From the 24th to the 28th of July, six UK artists will energetically paint 16 large-scale portraits ‘plein air’ across Principle Place’s brand new piazza. The new Brookfield development offers a thriving public space, set to stage an exciting programme of events and community driven activities.
Faces of the Community expresses the unique vibrancy of Shoreditch as seen through the faces of its residents. Taking inspiration from Victorian silhouettes made popular in the 19th century, these contemporary portraits capture the energy, diversity and colours of Shoreditch.
Mr Cenz has been scribbling on surfaces since 1988 when he first discovered hip- hop culture and graffiti art. Working from portrait and fashion photographs, he creates abstracted and mysterious compositions. Fusing photorealism, illustration and graffiti, his distinctive style layers intricate and flowing letterforms, shapes and line work in a uniquely rhythmic way that can be seen all over London.
Stephen Chappell is a self-taught artist. His work bridges a gap between ne art and street art, playfully moving across styles and medium. His latest body of work focuses on portraiture and gurative designs, layered and distorted to create a sense of depth and texture. Chappell enjoys working on a large scale, often on found and reclaimed materials.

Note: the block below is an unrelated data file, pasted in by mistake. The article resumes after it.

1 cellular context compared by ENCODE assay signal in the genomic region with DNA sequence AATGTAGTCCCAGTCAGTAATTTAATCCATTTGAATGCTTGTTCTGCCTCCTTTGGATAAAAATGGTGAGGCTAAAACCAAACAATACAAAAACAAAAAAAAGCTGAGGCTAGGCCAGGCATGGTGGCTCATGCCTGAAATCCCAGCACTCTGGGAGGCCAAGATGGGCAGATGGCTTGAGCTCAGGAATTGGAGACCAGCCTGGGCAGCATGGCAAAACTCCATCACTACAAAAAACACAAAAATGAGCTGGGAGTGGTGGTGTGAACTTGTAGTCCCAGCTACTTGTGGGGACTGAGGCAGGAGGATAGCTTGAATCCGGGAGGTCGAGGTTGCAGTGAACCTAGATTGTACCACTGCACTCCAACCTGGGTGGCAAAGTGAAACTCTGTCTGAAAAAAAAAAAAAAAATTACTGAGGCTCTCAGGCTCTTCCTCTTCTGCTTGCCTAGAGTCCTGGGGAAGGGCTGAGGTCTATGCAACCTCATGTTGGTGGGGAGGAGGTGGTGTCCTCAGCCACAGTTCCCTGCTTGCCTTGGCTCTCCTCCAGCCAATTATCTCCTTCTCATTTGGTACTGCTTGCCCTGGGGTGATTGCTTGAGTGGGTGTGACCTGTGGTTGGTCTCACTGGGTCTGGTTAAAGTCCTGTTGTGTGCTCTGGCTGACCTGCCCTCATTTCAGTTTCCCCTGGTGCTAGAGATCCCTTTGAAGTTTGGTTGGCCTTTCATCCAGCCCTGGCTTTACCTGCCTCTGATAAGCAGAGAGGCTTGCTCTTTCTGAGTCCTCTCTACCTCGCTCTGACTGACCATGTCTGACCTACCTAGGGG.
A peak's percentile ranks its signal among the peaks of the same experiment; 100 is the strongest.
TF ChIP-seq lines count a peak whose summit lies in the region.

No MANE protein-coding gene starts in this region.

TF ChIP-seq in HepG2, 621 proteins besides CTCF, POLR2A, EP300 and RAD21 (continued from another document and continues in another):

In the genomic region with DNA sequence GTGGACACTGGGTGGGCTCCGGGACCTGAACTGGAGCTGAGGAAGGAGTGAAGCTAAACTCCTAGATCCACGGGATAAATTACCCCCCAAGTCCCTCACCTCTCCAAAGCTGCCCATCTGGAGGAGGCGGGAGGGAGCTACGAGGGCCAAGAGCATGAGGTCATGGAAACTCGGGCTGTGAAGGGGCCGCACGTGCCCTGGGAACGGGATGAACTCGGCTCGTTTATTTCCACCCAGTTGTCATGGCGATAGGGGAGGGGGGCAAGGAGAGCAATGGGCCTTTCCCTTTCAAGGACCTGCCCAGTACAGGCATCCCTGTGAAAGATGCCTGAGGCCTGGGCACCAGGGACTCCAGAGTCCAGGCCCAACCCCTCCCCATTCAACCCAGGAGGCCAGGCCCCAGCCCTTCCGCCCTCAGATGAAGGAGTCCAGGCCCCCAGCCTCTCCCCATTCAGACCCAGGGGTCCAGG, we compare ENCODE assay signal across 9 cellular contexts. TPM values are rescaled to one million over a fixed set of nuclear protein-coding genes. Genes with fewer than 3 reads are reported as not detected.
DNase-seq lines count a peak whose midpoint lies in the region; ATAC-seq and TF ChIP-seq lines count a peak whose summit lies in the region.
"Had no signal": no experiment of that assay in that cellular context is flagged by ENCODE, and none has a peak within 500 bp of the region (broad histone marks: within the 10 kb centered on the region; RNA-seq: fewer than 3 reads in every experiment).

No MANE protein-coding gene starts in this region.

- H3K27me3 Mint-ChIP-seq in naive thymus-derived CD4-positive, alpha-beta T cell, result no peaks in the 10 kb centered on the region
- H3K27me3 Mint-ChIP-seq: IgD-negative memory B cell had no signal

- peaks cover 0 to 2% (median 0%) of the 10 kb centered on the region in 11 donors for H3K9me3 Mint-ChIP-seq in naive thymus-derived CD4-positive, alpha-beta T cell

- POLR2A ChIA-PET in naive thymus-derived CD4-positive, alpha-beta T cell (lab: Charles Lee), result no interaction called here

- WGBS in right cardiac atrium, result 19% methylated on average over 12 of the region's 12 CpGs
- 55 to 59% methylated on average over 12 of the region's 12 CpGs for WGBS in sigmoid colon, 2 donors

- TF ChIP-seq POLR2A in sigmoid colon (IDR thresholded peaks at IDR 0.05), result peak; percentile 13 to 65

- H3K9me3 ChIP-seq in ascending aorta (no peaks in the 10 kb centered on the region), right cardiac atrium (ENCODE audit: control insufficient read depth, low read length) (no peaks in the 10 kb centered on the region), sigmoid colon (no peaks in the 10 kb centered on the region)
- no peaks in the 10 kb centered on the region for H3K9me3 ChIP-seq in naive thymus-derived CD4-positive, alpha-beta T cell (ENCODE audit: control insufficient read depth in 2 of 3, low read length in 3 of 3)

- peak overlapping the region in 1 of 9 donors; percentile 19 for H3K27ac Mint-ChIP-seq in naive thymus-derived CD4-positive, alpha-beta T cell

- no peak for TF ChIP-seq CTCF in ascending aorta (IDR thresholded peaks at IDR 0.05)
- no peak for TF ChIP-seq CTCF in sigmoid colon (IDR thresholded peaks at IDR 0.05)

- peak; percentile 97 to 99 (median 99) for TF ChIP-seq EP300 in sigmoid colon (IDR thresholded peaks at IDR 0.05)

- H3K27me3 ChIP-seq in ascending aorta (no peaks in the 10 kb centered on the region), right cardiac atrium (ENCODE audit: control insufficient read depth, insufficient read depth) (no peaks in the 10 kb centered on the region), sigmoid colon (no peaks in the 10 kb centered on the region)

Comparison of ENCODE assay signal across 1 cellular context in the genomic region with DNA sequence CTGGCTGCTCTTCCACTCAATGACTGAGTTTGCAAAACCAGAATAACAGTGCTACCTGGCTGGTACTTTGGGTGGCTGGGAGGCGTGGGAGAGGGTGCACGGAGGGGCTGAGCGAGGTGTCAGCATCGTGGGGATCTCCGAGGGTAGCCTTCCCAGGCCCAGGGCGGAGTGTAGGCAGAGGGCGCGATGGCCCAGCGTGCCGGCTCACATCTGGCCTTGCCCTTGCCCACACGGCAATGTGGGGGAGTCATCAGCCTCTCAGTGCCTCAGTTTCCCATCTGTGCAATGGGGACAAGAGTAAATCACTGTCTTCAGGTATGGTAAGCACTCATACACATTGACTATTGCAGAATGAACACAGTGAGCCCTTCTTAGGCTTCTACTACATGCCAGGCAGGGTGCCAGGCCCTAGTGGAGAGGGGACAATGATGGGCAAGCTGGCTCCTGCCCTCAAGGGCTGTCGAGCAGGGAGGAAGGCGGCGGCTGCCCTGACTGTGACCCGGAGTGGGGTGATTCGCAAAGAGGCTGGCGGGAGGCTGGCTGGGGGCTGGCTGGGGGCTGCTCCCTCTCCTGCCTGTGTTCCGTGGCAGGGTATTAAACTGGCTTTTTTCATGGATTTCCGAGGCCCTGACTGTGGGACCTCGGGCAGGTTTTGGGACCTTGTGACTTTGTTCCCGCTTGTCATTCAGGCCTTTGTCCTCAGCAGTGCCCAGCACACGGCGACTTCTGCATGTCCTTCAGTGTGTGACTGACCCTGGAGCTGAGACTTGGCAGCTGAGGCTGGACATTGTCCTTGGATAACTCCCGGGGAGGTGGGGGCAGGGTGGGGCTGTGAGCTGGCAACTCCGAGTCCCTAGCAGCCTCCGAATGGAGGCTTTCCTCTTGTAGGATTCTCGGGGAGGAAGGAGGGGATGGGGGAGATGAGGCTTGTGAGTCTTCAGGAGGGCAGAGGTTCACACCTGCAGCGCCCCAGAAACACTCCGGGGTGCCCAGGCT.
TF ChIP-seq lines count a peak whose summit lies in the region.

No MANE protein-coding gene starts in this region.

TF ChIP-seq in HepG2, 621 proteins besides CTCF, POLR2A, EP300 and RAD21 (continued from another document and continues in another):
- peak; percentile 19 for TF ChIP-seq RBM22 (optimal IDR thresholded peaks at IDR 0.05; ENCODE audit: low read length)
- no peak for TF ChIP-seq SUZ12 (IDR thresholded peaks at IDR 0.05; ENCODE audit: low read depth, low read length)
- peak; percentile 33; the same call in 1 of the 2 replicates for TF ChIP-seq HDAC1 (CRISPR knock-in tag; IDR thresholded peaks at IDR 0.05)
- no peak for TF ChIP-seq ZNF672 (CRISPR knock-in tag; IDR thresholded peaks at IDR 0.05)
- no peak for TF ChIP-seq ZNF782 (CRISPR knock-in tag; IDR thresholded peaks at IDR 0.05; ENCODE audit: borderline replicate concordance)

Most comfortable at large scale for its notable impact, Timothy makes
use of colour, composition and texture. Fascinated by the contrast and inconsistencies between self perception and perception by others, self-taught Timothy continuously returns to self-portraiture. Her work seeks to capture the vitality and emotions of the people around her in their natural environments and situations.
Brook Tate primarily works in oils, with a focus on portraiture and the human subject. She aims to capture the feelings and emotions of her models and depict the stories behind their faces. A self-taught UK based painter, she is attracted to creating bold and powerful work that is highly influenced by traditional painting techniques.
Crawley’s practice responds to an individual’s personal experience of trauma. Using fragmented imagery, she often leaves parts of her canvas blank representing the distance she believes people feel when looking at the pain of others.
Working primarily with calligraphy inks, graphite and liquids, such as tea, brandy and vodka, Griffiths’ fascination with drawing focuses on the creation and manipulation of the drawn line. His images explore human, geometric and oral forms, abstracting images and situations encountered in daily life. His work has a dreamlike quality that invites the viewer to escape into an inner realm.